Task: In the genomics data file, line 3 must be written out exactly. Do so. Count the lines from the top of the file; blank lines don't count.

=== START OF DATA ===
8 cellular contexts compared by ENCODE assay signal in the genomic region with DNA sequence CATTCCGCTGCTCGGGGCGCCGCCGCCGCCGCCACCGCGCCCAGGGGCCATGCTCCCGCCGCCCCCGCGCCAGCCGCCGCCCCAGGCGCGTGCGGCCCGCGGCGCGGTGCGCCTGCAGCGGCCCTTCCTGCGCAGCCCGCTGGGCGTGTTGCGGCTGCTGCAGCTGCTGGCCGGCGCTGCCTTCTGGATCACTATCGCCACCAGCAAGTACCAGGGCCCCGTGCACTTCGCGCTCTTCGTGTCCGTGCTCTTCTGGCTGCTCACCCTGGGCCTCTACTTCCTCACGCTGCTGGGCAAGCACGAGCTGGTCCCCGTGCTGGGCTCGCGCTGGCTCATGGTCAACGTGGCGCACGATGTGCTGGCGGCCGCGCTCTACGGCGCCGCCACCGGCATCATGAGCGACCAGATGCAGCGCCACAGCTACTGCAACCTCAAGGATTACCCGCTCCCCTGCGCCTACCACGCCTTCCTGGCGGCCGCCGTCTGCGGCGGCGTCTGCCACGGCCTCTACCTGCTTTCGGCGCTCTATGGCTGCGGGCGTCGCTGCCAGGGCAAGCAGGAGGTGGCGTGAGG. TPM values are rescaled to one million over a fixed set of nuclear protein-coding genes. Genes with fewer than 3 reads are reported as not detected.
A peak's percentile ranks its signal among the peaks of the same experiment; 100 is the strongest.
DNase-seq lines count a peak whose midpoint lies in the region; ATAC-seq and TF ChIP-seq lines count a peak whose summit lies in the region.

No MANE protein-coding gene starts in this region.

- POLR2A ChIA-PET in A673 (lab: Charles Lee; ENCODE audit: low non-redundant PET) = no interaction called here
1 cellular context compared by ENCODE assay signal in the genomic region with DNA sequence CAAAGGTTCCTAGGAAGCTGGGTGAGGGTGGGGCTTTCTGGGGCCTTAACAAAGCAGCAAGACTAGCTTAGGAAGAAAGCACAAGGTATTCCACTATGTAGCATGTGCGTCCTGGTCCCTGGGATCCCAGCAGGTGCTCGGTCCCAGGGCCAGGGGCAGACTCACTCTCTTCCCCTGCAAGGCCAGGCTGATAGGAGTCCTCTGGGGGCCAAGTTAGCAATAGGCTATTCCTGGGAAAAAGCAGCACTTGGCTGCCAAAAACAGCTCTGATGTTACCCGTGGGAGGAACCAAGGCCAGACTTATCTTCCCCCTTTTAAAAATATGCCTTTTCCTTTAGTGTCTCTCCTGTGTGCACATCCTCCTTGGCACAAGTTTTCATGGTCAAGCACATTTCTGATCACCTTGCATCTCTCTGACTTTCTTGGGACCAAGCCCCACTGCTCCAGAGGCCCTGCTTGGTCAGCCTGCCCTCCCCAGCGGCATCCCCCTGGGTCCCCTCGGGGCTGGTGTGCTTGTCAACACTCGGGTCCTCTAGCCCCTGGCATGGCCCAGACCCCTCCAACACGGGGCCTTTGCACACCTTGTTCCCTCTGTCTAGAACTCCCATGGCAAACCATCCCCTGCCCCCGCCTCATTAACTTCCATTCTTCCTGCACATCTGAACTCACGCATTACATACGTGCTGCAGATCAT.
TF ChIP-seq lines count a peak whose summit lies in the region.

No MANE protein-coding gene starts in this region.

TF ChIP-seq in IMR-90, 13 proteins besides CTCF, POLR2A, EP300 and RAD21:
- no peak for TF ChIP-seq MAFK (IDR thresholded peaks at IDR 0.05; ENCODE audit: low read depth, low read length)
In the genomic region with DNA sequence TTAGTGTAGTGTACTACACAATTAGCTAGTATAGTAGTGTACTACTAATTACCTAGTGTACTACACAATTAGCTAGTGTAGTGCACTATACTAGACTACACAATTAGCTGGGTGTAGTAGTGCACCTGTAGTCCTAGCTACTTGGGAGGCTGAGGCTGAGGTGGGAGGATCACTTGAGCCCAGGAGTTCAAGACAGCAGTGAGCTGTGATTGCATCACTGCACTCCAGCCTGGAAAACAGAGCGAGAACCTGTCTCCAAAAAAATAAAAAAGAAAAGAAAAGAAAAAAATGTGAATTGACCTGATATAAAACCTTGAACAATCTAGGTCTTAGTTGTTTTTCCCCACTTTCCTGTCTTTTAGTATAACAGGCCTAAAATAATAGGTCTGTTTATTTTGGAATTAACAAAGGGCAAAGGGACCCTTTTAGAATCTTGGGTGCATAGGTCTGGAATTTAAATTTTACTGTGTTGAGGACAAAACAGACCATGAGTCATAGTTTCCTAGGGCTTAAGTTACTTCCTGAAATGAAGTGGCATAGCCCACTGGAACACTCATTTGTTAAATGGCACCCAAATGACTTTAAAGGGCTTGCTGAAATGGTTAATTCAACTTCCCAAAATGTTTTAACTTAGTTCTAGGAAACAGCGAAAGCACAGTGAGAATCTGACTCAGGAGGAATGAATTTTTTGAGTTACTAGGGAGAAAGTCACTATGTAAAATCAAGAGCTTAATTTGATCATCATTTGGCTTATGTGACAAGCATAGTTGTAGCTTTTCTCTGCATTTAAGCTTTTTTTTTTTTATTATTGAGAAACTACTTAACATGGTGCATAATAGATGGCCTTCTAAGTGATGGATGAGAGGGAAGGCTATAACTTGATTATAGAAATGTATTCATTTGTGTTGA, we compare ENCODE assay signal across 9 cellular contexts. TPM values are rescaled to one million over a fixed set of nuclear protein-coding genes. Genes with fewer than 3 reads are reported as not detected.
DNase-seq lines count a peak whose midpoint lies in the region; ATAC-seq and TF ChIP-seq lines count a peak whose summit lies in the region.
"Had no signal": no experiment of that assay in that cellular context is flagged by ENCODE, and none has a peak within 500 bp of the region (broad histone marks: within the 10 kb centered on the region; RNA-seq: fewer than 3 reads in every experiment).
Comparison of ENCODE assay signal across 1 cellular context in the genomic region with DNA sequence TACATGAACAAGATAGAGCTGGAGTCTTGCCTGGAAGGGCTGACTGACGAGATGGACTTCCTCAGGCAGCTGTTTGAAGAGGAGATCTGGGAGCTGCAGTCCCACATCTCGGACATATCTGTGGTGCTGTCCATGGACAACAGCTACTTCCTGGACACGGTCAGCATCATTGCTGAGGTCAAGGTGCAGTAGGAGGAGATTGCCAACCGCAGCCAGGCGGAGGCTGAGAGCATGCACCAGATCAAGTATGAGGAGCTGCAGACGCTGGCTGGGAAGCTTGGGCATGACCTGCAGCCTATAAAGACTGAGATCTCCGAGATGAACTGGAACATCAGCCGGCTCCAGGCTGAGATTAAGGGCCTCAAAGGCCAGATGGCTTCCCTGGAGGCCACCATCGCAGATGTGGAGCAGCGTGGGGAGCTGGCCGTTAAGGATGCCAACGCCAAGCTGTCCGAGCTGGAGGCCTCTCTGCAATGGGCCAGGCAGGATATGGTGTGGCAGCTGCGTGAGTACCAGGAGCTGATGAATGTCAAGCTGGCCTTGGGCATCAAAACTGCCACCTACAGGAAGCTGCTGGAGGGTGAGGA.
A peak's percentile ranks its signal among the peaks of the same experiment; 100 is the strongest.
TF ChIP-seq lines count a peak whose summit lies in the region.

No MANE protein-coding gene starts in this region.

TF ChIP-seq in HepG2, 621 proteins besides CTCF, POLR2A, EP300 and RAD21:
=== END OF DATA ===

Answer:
DNase-seq lines count a peak whose midpoint lies in the region; ATAC-seq and TF ChIP-seq lines count a peak whose summit lies in the region.